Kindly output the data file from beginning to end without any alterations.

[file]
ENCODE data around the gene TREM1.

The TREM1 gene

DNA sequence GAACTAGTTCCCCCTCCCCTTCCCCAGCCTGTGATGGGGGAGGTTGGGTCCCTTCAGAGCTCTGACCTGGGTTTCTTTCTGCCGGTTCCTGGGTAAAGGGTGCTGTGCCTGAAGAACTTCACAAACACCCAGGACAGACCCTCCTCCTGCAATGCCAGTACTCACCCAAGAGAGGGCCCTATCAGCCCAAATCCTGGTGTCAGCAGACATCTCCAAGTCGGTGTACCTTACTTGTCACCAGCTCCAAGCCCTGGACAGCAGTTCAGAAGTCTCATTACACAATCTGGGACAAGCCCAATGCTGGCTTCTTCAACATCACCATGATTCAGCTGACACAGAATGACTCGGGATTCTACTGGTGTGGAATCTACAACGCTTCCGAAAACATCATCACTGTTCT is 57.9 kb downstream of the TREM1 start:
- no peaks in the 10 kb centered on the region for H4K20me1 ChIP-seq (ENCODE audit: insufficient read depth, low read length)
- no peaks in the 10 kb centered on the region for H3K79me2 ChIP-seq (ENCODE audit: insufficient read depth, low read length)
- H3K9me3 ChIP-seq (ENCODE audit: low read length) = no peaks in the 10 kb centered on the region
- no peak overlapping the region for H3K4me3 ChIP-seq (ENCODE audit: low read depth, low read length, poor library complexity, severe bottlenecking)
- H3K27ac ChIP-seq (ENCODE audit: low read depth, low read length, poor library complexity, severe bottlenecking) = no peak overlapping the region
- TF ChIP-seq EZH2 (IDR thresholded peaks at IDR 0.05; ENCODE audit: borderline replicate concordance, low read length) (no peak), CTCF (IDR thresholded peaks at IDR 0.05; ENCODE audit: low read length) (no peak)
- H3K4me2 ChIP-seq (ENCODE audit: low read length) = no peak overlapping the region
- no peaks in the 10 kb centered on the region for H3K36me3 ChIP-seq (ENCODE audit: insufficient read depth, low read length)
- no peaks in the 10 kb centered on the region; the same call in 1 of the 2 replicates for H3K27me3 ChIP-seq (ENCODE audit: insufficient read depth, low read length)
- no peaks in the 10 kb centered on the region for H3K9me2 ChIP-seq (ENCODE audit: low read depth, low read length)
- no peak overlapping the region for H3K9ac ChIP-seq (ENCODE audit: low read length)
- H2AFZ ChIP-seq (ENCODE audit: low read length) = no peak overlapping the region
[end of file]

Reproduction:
ENCODE data around the gene TREM1.

The TREM1 gene

DNA sequence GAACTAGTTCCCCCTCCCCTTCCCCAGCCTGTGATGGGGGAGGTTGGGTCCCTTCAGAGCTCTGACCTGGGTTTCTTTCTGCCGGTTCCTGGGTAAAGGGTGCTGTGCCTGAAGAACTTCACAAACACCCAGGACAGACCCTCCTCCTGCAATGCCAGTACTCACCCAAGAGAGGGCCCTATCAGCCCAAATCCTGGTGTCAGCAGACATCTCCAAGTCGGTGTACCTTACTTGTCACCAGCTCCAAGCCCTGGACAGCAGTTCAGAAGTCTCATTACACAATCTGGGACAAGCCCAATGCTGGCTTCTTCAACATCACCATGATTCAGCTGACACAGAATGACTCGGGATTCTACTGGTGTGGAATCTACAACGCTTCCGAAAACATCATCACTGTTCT is 57.9 kb downstream of the TREM1 start:
- no peaks in the 10 kb centered on the region for H4K20me1 ChIP-seq (ENCODE audit: insufficient read depth, low read length)
- no peaks in the 10 kb centered on the region for H3K79me2 ChIP-seq (ENCODE audit: insufficient read depth, low read length)
- H3K9me3 ChIP-seq (ENCODE audit: low read length) = no peaks in the 10 kb centered on the region
- no peak overlapping the region for H3K4me3 ChIP-seq (ENCODE audit: low read depth, low read length, poor library complexity, severe bottlenecking)
- H3K27ac ChIP-seq (ENCODE audit: low read depth, low read length, poor library complexity, severe bottlenecking) = no peak overlapping the region
- TF ChIP-seq EZH2 (IDR thresholded peaks at IDR 0.05; ENCODE audit: borderline replicate concordance, low read length) (no peak), CTCF (IDR thresholded peaks at IDR 0.05; ENCODE audit: low read length) (no peak)
- H3K4me2 ChIP-seq (ENCODE audit: low read length) = no peak overlapping the region
- no peaks in the 10 kb centered on the region for H3K36me3 ChIP-seq (ENCODE audit: insufficient read depth, low read length)
- no peaks in the 10 kb centered on the region; the same call in 1 of the 2 replicates for H3K27me3 ChIP-seq (ENCODE audit: insufficient read depth, low read length)
- no peaks in the 10 kb centered on the region for H3K9me2 ChIP-seq (ENCODE audit: low read depth, low read length)
- no peak overlapping the region for H3K9ac ChIP-seq (ENCODE audit: low read length)
- H2AFZ ChIP-seq (ENCODE audit: low read length) = no peak overlapping the region